Talking softly, she approached the mare. The horse stood steady as Susan slipped the bit into her mouth and the leather strap over her ears. After putting on the saddle blanket, Susan paused for a moment. The mare acted indifferent to the blanket, so Susan slung the saddle onto her back too. She pulled the cinch tight, lifted her left foot into the stirrup, swung her right leg over the mare’s back, then took the reins and clucked her tongue. “Come on, girl,” she coaxed. “Let’s take a little walk.”

At first they swayed gently back and forth together. Then the mare went crazy. She ran full speed toward the fence. Just when Susan was sure that they would hit it, the mare turned with a jerk that nearly snapped her rider out of the saddle. Susan grabbed the saddle horn tightly with one hand and pulled back on the reins with the other. “Whoa, girl!”

But the mare just continued her wild dance. She stiffened her legs and bounced across the pasture. Each jolt forced the air out of Susan’s lungs. The horse spun around several times, then ran full speed toward the open barn door! Susan knew that the top of the door was only about a foot taller than the mare’s back, but she didn’t dare roll to the ground—the horse might suddenly turn back and trample her. Heavenly Father, help! she prayed silently.

“Lie down!” the thought pushed through her fear.

She lay back until her head rested on the horse’s rump just as the mare lunged over the threshold of the barn. The top of the door frame missed Susan’s nose by inches.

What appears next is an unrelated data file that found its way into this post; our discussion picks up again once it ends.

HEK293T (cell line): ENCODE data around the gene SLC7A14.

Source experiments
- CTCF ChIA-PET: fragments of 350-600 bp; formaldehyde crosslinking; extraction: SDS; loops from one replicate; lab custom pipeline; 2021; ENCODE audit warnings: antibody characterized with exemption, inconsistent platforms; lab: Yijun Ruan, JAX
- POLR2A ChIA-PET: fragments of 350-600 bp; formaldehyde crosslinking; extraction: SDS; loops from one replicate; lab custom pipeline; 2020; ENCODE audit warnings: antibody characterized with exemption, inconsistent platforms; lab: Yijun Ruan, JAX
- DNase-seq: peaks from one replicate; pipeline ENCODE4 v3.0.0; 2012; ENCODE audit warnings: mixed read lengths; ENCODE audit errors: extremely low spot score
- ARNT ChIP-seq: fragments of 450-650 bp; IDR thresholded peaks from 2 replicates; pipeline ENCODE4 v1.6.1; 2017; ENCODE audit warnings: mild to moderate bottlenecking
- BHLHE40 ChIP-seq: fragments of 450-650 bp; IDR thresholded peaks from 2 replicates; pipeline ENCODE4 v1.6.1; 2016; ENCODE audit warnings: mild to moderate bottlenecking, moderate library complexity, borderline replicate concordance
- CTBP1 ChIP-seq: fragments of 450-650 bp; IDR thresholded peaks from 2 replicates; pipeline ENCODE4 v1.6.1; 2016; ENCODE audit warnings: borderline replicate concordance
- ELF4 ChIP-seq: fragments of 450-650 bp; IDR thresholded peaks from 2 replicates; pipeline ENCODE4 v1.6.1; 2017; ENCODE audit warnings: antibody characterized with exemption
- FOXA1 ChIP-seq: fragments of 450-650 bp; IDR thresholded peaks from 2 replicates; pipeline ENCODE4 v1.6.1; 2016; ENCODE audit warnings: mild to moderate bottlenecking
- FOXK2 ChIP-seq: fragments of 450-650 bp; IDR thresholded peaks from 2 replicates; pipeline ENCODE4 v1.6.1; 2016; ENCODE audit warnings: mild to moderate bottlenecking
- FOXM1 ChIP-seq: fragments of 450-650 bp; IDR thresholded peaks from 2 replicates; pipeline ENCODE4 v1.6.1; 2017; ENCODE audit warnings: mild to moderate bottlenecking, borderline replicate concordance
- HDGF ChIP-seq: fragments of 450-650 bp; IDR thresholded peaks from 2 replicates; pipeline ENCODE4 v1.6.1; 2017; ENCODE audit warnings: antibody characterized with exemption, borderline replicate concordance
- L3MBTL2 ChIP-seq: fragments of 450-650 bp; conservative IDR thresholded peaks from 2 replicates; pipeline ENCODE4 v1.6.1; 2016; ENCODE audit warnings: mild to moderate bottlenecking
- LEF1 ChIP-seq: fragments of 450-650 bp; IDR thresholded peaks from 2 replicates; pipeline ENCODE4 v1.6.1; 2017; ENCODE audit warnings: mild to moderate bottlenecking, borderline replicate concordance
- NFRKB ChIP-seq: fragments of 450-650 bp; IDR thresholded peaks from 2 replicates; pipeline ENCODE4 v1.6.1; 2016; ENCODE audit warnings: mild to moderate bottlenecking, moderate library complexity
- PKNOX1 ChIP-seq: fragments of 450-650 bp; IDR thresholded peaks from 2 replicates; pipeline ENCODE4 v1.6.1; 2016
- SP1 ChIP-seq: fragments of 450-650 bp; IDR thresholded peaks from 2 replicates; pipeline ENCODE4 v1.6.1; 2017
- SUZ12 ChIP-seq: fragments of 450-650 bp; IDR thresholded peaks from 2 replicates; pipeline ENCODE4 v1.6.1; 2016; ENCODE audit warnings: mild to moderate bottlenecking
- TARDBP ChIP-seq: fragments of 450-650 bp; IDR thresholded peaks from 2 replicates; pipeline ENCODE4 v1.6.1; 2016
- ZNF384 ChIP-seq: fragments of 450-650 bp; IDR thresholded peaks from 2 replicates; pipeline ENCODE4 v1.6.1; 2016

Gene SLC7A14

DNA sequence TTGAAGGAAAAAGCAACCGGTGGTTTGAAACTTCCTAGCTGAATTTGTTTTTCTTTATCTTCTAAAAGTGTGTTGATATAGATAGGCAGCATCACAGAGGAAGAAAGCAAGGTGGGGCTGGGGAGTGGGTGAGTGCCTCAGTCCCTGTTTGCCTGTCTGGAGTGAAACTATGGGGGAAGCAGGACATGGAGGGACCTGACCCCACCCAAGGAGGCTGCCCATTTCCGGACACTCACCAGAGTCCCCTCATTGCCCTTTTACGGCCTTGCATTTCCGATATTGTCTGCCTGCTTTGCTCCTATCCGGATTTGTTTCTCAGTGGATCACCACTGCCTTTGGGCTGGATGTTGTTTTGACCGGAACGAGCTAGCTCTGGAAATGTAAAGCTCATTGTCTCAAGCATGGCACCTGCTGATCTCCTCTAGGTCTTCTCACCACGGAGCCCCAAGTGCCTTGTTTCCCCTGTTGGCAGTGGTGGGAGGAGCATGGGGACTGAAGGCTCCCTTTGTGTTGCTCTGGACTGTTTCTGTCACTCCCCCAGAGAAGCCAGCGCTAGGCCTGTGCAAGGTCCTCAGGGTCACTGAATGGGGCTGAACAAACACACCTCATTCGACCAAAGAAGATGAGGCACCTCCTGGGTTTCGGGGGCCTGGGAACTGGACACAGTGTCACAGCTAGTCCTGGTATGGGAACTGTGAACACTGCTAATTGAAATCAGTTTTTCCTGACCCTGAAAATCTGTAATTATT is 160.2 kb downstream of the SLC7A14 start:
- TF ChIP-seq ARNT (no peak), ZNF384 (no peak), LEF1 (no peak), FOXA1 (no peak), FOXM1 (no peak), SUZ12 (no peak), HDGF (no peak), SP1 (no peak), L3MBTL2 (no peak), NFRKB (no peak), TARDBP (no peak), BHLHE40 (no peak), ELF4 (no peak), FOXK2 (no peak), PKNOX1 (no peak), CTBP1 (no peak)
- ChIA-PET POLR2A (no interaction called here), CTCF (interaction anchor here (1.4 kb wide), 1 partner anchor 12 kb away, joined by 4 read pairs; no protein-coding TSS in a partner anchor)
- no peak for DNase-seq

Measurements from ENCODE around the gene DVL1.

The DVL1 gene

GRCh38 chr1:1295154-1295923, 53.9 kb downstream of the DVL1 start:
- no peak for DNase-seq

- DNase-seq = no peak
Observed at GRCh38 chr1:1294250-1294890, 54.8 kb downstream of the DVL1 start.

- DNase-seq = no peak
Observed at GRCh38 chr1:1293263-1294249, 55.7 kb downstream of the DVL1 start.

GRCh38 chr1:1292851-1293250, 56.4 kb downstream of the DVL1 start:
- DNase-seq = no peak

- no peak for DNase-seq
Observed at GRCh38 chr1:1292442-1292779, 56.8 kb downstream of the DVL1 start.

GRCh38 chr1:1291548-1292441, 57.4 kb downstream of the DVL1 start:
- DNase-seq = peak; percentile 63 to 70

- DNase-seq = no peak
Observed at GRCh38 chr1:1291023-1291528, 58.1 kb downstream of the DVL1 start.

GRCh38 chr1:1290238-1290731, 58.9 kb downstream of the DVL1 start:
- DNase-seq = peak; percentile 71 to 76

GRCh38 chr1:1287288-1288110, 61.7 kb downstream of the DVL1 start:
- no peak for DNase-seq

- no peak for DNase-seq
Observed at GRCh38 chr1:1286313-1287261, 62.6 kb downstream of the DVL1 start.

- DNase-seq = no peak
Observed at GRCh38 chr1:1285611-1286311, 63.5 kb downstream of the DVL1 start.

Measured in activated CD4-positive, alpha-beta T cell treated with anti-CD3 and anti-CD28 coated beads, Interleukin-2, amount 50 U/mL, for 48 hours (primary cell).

Once inside the barn, the horse stopped as though she had come in from a leisurely trail outing. She pulled a mouthful of hay from the manger and was chewing innocently when Uncle Gordon came running into the barn. “Are you all right, Susan?”

Susan was still lying on the horse’s rump, catching her breath. Her heart pounded against her ribs. “Yeah, I’m OK,” she replied sheepishly between breaths. “I guess I got the wrong horse.”

“You got the right one if you’re training for the rodeo,” he laughed. “I couldn’t have paid for a better show than the two of you put on.”

Susan sat up, swung her right leg over the mare’s back, and slid to the ground. Uncle Gordon put his arm around her and walked her to the house. They sat on the porch steps and listened to a meadowlark calling. Susan sat on the top step, and Uncle Gordon sat two below her. It made them eye level.

“Did you come up with some names for me?” Uncle Gordon asked at length.

She nodded. “I’d call the one in the pasture Moonlight for the small blaze hidden under her forelock. And you can call the one in the barn Nightmare!”

“What great names,” he laughed. “Do you think you’ll take up breaking horses?”

“It was exciting,” she assured him. “But I think I’ll leave that to you. I did learn one thing, though—next time I’m going to ask Heavenly Father if I made the right choice before I get on a horse.”

[illustrations] Illustrated by Brad Teare